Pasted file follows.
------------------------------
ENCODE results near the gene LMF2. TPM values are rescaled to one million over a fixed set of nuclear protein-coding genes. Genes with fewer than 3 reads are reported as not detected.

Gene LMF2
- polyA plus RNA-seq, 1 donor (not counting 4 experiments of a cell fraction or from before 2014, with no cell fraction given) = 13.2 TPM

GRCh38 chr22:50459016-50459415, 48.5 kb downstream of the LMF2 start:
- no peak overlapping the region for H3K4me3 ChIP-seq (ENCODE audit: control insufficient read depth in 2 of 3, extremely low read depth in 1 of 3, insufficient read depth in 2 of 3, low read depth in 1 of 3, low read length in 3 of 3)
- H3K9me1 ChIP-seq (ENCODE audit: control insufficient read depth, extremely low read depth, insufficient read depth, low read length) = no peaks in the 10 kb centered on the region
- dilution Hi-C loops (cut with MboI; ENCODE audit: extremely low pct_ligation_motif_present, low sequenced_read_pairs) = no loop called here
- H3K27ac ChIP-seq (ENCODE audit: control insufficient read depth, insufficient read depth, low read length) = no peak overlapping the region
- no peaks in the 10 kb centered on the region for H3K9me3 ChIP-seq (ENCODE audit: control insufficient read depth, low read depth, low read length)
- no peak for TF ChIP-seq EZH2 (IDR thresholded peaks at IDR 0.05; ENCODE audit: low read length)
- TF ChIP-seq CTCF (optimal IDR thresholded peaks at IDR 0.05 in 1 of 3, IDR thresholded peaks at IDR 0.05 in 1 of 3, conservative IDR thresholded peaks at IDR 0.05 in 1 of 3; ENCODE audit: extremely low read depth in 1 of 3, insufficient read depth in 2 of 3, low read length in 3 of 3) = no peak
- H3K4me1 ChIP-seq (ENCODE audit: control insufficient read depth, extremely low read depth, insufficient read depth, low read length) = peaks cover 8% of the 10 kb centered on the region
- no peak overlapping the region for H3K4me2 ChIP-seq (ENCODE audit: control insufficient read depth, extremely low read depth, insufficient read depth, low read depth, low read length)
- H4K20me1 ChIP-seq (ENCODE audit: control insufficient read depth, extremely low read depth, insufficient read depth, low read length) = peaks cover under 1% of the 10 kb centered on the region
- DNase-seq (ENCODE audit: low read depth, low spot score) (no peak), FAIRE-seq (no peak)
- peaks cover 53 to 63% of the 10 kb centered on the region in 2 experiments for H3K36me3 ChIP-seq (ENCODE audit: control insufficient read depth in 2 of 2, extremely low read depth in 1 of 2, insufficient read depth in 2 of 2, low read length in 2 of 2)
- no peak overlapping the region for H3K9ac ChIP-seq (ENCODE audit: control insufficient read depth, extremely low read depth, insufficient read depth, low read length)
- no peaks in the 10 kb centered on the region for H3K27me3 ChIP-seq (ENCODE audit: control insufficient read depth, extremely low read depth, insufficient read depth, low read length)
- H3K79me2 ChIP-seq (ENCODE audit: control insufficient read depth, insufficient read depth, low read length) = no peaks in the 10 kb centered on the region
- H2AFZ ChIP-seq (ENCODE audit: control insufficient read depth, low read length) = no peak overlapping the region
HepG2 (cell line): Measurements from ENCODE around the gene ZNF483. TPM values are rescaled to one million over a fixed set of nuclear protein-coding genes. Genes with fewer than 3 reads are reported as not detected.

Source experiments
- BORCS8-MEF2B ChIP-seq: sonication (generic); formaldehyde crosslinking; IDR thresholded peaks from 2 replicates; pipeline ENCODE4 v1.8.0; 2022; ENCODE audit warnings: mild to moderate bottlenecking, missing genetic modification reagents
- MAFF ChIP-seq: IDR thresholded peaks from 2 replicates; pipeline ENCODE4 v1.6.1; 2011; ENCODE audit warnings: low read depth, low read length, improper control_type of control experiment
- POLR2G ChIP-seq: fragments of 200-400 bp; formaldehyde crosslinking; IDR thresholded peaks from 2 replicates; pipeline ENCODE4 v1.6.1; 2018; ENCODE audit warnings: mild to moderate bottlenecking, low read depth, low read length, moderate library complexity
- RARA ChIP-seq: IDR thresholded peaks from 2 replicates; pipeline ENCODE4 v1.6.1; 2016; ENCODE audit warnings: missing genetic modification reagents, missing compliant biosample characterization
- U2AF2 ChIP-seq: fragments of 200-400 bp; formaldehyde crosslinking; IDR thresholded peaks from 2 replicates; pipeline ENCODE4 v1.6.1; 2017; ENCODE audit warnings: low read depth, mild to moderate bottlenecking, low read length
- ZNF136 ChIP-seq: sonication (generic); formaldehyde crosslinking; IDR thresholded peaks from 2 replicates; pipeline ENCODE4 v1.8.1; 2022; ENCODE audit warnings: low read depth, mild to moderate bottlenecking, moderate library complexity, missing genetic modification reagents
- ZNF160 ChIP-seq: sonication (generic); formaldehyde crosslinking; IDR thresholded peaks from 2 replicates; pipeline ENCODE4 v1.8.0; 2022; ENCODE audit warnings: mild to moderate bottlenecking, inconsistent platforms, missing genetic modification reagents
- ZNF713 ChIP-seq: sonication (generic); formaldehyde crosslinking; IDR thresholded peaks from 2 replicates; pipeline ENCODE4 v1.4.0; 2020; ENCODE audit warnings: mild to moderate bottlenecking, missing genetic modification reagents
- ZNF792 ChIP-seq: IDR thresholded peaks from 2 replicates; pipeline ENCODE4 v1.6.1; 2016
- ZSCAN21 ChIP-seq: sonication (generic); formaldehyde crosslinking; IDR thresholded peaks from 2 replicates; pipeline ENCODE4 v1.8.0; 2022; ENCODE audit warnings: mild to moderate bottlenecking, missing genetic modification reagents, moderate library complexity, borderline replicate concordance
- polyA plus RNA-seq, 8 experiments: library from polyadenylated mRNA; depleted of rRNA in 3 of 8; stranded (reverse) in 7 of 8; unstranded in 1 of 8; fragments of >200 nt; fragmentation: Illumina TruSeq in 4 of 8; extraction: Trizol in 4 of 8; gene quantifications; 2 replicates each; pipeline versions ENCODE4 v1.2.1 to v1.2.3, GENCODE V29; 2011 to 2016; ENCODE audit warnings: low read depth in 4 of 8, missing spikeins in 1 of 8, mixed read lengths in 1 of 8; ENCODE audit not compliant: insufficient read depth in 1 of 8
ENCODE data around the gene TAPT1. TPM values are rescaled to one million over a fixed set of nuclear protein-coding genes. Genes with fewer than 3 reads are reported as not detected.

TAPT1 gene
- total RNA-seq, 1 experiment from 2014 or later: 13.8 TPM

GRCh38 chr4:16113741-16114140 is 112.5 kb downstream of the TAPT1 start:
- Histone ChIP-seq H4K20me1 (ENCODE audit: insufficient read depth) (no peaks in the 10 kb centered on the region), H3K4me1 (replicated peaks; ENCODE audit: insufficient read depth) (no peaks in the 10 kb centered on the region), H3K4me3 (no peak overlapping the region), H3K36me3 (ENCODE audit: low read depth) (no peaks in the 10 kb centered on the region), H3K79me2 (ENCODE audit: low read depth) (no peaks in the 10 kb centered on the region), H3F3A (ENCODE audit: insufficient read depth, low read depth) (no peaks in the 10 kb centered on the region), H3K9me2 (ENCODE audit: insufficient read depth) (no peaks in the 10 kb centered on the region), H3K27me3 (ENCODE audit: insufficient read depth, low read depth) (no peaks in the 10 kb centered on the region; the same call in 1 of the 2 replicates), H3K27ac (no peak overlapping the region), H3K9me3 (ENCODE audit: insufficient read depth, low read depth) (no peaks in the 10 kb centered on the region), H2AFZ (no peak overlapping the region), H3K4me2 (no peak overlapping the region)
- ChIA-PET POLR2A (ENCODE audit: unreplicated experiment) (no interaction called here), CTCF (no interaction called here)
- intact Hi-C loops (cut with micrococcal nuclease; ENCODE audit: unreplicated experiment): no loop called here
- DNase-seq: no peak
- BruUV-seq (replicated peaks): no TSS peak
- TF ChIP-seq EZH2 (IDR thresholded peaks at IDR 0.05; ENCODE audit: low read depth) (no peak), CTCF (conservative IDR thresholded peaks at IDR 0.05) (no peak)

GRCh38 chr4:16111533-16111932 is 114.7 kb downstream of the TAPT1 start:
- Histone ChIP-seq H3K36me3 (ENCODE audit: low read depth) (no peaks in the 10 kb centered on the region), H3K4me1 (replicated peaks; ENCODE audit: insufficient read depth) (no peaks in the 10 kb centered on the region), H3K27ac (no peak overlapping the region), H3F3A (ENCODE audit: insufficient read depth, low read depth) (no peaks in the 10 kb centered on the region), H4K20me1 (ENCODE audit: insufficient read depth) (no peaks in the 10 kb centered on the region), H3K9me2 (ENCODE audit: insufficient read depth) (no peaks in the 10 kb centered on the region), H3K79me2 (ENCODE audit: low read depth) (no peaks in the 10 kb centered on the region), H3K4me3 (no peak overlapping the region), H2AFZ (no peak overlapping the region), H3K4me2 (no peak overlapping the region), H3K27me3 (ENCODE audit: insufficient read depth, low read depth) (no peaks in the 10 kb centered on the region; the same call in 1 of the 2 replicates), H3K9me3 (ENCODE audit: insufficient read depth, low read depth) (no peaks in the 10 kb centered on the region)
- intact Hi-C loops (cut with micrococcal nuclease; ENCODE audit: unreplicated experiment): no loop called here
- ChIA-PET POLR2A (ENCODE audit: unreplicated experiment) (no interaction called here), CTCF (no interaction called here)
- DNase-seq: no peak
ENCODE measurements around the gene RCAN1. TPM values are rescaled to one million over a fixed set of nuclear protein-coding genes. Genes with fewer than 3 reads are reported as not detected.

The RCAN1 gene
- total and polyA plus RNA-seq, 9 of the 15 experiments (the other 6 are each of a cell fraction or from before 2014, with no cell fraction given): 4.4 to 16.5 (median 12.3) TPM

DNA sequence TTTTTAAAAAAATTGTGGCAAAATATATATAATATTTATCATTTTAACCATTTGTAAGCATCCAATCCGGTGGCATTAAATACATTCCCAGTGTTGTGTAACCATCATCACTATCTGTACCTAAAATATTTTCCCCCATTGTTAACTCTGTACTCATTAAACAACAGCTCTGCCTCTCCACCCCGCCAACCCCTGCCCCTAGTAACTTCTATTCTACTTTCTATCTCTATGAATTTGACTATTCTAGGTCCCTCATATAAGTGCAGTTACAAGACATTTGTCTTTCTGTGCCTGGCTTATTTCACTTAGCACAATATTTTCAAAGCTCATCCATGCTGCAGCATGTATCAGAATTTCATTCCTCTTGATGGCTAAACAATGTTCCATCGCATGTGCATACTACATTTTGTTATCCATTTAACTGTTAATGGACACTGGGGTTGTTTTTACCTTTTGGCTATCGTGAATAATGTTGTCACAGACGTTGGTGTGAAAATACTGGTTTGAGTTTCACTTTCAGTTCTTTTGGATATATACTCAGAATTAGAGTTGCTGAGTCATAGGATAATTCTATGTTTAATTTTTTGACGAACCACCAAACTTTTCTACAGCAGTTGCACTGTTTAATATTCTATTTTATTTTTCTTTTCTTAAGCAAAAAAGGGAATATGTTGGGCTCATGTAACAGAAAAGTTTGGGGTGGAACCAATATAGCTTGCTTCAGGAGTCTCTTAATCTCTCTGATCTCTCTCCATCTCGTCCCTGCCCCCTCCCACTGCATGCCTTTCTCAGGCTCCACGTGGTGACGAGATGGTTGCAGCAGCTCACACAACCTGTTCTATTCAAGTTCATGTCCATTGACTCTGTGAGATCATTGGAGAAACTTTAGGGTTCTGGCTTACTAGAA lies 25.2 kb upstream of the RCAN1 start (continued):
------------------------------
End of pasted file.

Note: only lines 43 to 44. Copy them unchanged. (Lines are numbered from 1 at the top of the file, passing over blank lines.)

- TF ChIP-seq EZH2 (IDR thresholded peaks at IDR 0.05; ENCODE audit: low read depth) (no peak), CTCF (conservative IDR thresholded peaks at IDR 0.05) (no peak)

GRCh38 chr4:16111533-16111932 is 114.7 kb downstream of the TAPT1 start: